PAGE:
Unfortunately, this is not an oversight on the part of Congress, nor is it a lapse in the bureaucratic functions of an agency operating out of a basement somewhere in suburban Maryland. It is something far more insidious, which shows the extent to which politicians are willing to compromise the public interest in favor of that of their corporate benefactors. There have been multiple efforts made in Congress, with bipartisan support, to put in place a fairer compensation system. In 1993, the House of Representatives passed a bill imposing an 8% royalty on minerals extracted from publicly owned land, but it was never taken up by the Senate. In 2007 the House took action again, resoundingly passing the Hardrock Mining and Reclamation Act – a long needed reform to the Claims Act, the details of which we shall discuss shortly. It too was not taken up by the Senate, effectively killing it. Another iteration of the Hardrock Mining Act was introduced in the Senate in the following session with the support of the Obama Administration, but was killed in committee.

The Hardrock Act would have imposed an 8% royalty and an assortment of other fees and surcharges on mining companies, allowing for the government, and by extension, the people, to be made whole when public lands are used for private benefit. The Hardrock Act would have also assessed the levy as a percentage of the value of the goods extracted, rather than a flat charge based upon the acreage of the land used, which I support for three reasons. First, it would not be vulnerable to inflation, as the absolute number constituted by a given percentage would naturally rise with inflation. Secondly, the surcharge would be tied to the value extracted – the true cost of the minerals belonging to the public which are being taken by a private person or company — rather than the acreage of the land used, a meaningless number. Third, when the surcharge is imposed based upon land used rather than value extracted, as it is now, destructive mining practices through which the miner seeks to extract the highest value from a limited amount of land are incentivized.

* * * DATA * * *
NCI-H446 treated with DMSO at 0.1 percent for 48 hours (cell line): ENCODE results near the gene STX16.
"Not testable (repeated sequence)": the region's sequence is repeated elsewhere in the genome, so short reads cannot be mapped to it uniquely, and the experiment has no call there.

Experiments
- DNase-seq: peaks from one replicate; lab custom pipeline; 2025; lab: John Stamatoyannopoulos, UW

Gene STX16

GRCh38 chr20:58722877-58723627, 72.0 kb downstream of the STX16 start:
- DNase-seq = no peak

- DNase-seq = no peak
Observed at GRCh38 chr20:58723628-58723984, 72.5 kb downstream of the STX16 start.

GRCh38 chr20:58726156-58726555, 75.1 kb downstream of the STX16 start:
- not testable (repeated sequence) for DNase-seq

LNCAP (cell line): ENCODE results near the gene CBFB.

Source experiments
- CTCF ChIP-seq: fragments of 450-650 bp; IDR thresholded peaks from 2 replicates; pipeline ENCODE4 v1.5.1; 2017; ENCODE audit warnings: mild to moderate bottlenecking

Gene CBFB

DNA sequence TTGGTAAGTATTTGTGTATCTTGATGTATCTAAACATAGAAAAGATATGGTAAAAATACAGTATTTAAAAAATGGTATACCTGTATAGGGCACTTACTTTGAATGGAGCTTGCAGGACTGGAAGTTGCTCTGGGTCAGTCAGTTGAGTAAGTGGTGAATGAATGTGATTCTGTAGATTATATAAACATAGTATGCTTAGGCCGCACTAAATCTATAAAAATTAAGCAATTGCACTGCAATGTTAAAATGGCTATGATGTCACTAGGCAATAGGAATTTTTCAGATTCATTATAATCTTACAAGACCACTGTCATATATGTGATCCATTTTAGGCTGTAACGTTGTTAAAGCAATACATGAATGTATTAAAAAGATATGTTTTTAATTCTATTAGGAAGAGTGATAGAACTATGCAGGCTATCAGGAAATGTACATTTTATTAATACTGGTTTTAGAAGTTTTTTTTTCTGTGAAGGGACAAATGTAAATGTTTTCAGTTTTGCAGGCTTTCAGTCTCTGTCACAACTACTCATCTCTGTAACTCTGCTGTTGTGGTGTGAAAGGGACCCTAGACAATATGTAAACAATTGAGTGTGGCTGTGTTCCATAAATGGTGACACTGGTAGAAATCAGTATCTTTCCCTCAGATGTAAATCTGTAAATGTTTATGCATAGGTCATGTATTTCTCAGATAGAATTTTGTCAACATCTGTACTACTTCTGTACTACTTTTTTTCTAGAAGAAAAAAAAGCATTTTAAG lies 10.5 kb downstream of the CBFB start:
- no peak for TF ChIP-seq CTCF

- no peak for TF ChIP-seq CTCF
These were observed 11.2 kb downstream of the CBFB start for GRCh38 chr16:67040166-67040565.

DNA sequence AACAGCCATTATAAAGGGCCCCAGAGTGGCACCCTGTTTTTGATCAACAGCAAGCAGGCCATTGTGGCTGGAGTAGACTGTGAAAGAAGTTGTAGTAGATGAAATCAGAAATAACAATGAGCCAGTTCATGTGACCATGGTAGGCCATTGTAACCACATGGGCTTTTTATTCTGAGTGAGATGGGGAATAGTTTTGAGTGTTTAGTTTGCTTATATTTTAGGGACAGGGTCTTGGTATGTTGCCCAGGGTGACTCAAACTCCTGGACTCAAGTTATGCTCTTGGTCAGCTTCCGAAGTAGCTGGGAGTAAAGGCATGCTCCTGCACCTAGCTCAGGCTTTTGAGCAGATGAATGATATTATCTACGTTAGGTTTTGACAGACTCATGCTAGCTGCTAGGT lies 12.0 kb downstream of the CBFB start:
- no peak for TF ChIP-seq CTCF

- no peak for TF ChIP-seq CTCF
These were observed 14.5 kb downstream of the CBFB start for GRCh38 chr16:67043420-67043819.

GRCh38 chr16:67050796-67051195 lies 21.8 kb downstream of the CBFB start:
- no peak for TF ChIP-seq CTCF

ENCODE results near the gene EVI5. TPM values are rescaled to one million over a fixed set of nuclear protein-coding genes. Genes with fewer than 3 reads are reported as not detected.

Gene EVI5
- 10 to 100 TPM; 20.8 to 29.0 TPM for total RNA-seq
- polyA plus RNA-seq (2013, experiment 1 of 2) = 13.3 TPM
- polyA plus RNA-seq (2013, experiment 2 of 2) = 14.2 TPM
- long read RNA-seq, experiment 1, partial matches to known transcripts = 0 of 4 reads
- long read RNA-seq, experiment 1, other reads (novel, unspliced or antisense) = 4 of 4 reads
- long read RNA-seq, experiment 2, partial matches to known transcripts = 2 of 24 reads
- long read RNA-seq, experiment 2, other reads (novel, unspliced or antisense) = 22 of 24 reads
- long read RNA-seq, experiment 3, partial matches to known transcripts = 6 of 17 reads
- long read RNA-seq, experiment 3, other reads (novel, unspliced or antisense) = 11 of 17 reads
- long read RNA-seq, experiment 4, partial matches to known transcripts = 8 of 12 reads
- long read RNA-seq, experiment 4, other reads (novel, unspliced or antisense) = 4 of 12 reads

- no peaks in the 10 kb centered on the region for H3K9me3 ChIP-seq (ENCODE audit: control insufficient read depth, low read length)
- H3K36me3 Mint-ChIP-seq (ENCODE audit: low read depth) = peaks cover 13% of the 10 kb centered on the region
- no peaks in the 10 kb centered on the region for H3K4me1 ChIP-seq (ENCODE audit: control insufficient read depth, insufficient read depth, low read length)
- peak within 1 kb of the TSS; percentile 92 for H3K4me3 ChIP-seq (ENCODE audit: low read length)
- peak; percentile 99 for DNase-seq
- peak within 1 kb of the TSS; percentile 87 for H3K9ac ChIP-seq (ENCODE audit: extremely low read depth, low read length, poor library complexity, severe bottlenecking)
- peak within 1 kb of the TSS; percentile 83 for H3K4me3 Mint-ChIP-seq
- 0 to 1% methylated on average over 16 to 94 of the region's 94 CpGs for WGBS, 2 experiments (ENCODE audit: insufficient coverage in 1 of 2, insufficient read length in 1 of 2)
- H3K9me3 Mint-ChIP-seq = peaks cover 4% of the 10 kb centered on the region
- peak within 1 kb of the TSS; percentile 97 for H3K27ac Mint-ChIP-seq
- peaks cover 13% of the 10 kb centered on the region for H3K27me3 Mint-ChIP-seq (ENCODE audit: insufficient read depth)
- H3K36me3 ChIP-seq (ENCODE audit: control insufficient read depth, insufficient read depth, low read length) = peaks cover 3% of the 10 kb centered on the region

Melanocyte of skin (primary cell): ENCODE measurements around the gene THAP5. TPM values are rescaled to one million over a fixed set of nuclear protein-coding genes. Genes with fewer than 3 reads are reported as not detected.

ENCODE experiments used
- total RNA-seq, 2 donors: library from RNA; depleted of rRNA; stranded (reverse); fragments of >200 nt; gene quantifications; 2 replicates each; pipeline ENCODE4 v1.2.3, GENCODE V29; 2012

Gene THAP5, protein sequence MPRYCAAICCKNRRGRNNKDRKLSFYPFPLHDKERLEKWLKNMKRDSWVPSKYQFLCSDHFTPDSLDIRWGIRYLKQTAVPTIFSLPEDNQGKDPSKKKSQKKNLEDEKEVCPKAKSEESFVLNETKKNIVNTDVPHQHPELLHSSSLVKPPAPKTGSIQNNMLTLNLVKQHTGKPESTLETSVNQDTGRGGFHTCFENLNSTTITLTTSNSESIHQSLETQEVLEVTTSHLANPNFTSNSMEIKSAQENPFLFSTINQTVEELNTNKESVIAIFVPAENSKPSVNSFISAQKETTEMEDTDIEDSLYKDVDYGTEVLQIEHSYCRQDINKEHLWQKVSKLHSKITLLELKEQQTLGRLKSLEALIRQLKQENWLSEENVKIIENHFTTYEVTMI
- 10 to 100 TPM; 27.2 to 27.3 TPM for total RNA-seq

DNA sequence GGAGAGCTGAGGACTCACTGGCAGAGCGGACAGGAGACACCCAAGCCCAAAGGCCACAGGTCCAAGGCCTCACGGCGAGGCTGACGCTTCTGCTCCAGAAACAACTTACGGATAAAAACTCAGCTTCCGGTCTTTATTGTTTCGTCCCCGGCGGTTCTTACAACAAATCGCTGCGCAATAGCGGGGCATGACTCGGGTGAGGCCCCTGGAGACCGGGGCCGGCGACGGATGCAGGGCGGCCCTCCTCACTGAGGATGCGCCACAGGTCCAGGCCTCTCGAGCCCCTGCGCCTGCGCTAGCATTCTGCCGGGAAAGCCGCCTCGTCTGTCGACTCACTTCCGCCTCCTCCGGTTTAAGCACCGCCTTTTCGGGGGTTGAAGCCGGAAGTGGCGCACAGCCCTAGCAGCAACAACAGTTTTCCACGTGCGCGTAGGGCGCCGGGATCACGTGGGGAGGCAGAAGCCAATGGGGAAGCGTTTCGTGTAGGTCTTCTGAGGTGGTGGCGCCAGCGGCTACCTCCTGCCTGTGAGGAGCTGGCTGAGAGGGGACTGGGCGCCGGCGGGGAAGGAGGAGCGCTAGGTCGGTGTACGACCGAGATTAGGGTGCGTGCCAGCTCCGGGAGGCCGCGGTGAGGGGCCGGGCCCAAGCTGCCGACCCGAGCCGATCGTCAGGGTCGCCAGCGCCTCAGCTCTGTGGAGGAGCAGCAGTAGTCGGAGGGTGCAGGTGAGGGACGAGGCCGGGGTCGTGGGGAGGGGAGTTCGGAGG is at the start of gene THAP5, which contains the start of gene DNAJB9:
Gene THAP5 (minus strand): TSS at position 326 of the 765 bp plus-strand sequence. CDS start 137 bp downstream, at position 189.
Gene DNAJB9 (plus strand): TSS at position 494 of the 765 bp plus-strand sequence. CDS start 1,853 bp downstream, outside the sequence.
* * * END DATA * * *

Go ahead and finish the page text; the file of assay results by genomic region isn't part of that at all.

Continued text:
The necessity for claims reform is clear, and the political will is there, as demonstrated by the bipartisan reforms passed by the House. Thus, the Senate’s inaction requires an explanation. I can provide one in three words: Senator Harry Reid. Between taking office in 1987 and 2011, Senator Reid (D-NV) received $750,000 in campaign contributions from the mining industry. Coincidentally (or not), Reid was instrumental in defeating all three bills previously mentioned. Conveniently for his benefactors, Reid was also the Senate Majority Leader from 2007 to 2015. This role, the same one held by Mitch McConnel (R-KY) today, allowed Reid to wield the power to almost single handedly defeat legislation. Wield it he did, and thus the 1993 bill and both iterations of the Hardrock Act died gruesome deaths.

With Harry Reid no longer in the Senate, we now have an opportunity to make long-needed reforms to the Claims Act, eliminating the blank check given to the mining industry to effectively steal from the public. This is not small change: $3 billion dollars’ worth of minerals are extracted from public lands each year. The 8% royalty alone would have a value of $240,000,000 – which is only a drop in the bucket of the federal government’s budget, but it is nonetheless rightfully owed to the government. This multi hundred million dollar rip-off of the American people is enabled primarily by our silence. The powerful mining interests have shown that they care about this issue. It is about time that we show that we care, too. We ought to act as if we’re being taken for a ride, because we are.